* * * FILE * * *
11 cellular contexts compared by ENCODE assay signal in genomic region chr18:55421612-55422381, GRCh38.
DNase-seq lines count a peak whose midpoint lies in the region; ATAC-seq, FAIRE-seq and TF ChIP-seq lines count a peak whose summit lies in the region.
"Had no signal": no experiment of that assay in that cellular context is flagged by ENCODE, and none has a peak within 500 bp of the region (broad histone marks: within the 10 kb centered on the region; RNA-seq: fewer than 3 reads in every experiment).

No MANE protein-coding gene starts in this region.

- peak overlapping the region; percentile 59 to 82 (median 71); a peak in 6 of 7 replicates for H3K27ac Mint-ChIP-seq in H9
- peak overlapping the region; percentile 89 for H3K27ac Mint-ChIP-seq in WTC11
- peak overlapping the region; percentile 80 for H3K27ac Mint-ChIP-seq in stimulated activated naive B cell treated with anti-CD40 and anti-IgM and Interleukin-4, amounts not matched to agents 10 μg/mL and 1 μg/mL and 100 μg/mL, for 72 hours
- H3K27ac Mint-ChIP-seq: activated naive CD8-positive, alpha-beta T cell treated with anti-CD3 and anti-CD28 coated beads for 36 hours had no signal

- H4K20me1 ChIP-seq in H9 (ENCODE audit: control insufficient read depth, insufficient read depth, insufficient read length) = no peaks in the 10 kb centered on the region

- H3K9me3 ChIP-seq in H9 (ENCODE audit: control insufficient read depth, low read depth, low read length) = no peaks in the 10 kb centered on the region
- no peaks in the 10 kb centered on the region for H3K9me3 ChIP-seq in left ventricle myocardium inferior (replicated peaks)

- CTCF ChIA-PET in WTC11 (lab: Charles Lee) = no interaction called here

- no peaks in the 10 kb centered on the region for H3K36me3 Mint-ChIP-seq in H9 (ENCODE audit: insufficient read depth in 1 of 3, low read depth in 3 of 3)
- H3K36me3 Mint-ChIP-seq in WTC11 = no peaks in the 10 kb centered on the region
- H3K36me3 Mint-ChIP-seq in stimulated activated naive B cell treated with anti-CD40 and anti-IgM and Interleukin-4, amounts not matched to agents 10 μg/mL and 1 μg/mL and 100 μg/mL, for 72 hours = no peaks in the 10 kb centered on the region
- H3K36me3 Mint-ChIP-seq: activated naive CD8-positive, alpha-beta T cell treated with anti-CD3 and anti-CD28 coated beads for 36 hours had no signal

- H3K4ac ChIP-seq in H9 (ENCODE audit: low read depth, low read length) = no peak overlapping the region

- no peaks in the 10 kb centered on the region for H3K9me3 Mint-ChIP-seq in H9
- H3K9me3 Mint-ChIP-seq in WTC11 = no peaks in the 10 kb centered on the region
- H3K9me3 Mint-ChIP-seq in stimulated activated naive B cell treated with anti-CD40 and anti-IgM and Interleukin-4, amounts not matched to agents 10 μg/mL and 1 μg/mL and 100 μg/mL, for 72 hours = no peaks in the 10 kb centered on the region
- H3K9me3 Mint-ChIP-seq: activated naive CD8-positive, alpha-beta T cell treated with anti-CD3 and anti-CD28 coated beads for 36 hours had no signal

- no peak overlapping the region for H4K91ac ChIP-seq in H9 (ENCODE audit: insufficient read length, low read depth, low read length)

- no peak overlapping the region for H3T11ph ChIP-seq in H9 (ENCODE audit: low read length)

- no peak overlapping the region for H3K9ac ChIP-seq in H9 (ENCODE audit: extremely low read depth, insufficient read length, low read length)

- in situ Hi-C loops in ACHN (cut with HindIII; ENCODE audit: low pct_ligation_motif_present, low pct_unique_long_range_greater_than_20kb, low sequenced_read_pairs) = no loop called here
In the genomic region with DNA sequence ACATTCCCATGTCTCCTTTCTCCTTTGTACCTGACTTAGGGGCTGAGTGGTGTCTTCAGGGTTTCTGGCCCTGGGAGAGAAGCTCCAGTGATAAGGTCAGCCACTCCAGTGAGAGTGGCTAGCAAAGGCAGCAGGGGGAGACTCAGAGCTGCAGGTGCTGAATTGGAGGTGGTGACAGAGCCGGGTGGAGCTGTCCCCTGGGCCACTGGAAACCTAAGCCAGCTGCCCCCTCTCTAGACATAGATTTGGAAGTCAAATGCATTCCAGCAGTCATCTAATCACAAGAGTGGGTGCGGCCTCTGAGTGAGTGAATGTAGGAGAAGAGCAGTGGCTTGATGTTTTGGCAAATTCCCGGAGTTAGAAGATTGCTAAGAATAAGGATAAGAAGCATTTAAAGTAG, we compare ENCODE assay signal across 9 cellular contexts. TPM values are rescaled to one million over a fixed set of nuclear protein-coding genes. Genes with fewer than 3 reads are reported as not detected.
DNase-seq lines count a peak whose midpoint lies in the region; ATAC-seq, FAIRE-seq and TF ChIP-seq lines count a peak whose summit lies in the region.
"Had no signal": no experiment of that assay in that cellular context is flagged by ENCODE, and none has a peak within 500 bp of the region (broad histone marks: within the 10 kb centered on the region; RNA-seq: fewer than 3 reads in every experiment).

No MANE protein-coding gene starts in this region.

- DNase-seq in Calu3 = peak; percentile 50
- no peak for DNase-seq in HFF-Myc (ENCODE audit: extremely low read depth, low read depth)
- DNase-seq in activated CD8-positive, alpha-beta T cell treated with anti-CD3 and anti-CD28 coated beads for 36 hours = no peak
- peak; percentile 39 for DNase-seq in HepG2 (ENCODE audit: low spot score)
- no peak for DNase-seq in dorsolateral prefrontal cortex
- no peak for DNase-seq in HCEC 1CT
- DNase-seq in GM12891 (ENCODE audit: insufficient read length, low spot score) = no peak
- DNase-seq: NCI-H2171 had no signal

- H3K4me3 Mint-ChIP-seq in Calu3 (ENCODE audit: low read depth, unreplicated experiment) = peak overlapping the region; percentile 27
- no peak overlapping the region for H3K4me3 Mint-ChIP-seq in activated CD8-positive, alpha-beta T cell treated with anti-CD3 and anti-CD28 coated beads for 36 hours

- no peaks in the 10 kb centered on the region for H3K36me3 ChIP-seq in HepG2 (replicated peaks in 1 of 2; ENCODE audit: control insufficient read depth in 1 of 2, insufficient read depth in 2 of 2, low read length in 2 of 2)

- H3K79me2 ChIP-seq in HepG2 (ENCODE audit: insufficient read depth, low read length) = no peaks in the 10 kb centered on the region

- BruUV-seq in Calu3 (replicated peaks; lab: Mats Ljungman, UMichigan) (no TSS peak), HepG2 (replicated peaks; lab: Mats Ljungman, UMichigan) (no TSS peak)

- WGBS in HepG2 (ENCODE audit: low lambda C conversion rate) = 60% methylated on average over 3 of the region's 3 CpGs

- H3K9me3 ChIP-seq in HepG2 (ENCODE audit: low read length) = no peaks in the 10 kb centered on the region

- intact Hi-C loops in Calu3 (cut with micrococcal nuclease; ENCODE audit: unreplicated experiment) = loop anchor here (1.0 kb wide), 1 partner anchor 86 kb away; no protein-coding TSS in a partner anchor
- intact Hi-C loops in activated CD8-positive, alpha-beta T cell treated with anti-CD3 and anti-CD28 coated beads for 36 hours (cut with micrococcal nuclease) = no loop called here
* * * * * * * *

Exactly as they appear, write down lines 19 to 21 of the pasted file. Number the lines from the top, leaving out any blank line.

- H3K9me3 Mint-ChIP-seq in WTC11 = no peaks in the 10 kb centered on the region
- H3K9me3 Mint-ChIP-seq in stimulated activated naive B cell treated with anti-CD40 and anti-IgM and Interleukin-4, amounts not matched to agents 10 μg/mL and 1 μg/mL and 100 μg/mL, for 72 hours = no peaks in the 10 kb centered on the region
- H3K9me3 Mint-ChIP-seq: activated naive CD8-positive, alpha-beta T cell treated with anti-CD3 and anti-CD28 coated beads for 36 hours had no signal